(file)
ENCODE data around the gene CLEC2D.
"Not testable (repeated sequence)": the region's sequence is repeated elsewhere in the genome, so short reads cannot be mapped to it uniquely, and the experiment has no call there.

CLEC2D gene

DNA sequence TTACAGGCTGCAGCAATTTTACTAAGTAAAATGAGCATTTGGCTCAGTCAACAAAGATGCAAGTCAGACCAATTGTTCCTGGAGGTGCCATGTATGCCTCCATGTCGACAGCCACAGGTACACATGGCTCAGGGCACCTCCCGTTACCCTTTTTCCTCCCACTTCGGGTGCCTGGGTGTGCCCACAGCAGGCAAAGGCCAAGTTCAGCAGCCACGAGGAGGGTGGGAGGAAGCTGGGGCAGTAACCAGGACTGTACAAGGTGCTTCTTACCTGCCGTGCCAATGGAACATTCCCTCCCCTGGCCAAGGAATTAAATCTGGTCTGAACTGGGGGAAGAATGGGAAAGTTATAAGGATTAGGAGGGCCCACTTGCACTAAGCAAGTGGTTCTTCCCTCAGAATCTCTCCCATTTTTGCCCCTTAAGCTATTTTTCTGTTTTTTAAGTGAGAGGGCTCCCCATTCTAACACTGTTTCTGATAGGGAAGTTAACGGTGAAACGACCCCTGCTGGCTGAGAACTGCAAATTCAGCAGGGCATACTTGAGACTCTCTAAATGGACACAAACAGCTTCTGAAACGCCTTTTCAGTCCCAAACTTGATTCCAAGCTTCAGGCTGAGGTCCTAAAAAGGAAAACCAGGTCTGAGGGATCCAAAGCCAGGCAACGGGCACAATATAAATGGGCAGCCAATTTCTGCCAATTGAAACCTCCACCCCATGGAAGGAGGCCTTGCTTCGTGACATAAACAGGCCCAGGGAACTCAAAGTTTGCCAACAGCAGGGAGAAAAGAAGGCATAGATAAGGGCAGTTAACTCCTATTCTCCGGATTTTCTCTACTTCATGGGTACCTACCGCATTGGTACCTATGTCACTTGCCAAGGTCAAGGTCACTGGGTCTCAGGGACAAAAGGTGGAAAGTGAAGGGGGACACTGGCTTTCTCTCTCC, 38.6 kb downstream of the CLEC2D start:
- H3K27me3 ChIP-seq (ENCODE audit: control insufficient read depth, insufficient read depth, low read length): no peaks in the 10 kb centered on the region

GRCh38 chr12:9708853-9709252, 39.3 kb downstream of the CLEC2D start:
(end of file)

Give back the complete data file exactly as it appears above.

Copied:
ENCODE data around the gene CLEC2D.
"Not testable (repeated sequence)": the region's sequence is repeated elsewhere in the genome, so short reads cannot be mapped to it uniquely, and the experiment has no call there.

CLEC2D gene

DNA sequence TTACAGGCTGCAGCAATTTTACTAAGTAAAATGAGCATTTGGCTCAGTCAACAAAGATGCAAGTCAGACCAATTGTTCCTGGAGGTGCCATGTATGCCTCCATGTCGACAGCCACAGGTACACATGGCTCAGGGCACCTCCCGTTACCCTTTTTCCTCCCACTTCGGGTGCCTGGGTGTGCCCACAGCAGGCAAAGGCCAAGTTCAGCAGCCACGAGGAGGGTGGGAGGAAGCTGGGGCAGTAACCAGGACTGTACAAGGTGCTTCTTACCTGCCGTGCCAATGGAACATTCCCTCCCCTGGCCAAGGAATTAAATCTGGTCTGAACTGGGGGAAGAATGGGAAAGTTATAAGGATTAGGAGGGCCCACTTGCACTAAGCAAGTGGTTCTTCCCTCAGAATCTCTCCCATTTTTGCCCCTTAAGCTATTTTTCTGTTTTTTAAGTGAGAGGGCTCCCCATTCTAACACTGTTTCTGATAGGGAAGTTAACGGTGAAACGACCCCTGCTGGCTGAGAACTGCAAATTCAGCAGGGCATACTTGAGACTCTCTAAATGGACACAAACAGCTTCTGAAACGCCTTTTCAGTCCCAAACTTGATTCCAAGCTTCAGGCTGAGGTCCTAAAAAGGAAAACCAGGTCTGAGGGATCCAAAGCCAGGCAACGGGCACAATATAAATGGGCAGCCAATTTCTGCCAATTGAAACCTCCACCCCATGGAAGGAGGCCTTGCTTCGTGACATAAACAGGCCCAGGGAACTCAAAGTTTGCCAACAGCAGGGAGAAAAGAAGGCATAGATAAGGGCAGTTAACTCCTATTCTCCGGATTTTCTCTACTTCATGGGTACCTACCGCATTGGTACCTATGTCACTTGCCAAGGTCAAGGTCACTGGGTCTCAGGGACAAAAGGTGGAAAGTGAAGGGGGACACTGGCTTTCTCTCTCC, 38.6 kb downstream of the CLEC2D start:
- H3K27me3 ChIP-seq (ENCODE audit: control insufficient read depth, insufficient read depth, low read length): no peaks in the 10 kb centered on the region

GRCh38 chr12:9708853-9709252, 39.3 kb downstream of the CLEC2D start: